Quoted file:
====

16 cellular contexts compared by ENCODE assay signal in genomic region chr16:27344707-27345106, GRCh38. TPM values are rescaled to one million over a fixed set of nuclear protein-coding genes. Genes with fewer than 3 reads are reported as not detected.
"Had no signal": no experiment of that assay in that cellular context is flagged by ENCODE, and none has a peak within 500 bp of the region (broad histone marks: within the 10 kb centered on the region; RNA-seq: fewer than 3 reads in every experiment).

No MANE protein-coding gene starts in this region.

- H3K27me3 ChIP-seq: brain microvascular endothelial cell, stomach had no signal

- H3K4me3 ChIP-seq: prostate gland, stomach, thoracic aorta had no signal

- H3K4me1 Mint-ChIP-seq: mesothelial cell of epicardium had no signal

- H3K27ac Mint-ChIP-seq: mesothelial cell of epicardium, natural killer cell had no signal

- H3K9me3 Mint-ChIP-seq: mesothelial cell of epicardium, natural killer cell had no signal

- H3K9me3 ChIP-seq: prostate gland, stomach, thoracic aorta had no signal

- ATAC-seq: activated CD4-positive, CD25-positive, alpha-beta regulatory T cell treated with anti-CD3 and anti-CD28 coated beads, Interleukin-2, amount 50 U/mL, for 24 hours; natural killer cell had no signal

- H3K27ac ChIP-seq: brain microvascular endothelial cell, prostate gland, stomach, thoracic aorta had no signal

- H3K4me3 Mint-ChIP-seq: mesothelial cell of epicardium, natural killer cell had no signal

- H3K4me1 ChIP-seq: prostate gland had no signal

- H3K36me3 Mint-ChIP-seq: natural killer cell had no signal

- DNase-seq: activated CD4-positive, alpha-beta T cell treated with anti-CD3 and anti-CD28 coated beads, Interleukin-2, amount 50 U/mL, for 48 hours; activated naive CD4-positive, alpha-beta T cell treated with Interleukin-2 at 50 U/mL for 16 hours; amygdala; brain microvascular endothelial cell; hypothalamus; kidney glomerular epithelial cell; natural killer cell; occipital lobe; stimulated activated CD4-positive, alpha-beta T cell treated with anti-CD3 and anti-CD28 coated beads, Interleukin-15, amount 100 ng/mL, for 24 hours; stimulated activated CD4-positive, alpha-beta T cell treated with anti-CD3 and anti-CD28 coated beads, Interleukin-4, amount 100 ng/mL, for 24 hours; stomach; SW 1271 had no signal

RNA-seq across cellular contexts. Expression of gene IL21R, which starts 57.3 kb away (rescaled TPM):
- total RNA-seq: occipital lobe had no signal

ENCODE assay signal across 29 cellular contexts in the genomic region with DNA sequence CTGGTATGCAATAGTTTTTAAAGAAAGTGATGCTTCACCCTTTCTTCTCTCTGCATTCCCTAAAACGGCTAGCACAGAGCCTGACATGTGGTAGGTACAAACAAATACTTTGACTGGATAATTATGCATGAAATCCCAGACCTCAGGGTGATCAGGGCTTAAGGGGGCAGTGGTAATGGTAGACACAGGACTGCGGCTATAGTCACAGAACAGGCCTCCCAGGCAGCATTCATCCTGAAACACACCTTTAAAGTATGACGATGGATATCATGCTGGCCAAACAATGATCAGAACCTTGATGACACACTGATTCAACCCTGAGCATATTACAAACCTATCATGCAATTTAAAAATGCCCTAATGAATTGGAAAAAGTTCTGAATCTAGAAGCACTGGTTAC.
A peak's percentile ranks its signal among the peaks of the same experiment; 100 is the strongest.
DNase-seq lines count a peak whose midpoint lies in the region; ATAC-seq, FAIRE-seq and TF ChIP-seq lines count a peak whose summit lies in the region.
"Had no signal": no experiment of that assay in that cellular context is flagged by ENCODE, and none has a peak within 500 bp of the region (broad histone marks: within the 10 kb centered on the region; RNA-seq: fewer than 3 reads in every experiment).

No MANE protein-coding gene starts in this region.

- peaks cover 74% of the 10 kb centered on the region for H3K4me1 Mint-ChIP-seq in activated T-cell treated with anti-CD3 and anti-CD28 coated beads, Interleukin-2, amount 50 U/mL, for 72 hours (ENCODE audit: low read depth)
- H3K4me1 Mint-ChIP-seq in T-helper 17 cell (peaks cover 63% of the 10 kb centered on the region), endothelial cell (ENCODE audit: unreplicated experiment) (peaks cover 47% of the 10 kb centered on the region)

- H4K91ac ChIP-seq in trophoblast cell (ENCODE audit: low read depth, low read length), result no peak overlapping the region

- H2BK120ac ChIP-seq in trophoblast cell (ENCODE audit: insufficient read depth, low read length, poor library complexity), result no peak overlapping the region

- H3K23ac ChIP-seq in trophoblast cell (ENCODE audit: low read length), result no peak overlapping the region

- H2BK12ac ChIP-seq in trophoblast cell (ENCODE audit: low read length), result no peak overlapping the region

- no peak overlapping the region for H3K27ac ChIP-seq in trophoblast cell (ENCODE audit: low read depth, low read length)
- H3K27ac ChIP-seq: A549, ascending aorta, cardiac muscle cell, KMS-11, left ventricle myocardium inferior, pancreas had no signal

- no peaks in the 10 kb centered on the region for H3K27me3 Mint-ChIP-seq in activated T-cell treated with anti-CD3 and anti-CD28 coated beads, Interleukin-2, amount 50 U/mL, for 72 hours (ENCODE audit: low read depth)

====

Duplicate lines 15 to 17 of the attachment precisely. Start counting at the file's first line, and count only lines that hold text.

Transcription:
- DNase-seq: activated CD4-positive, alpha-beta T cell treated with anti-CD3 and anti-CD28 coated beads, Interleukin-2, amount 50 U/mL, for 48 hours; activated naive CD4-positive, alpha-beta T cell treated with Interleukin-2 at 50 U/mL for 16 hours; amygdala; brain microvascular endothelial cell; hypothalamus; kidney glomerular epithelial cell; natural killer cell; occipital lobe; stimulated activated CD4-positive, alpha-beta T cell treated with anti-CD3 and anti-CD28 coated beads, Interleukin-15, amount 100 ng/mL, for 24 hours; stimulated activated CD4-positive, alpha-beta T cell treated with anti-CD3 and anti-CD28 coated beads, Interleukin-4, amount 100 ng/mL, for 24 hours; stomach; SW 1271 had no signal

RNA-seq across cellular contexts. Expression of gene IL21R, which starts 57.3 kb away (rescaled TPM):
- total RNA-seq: occipital lobe had no signal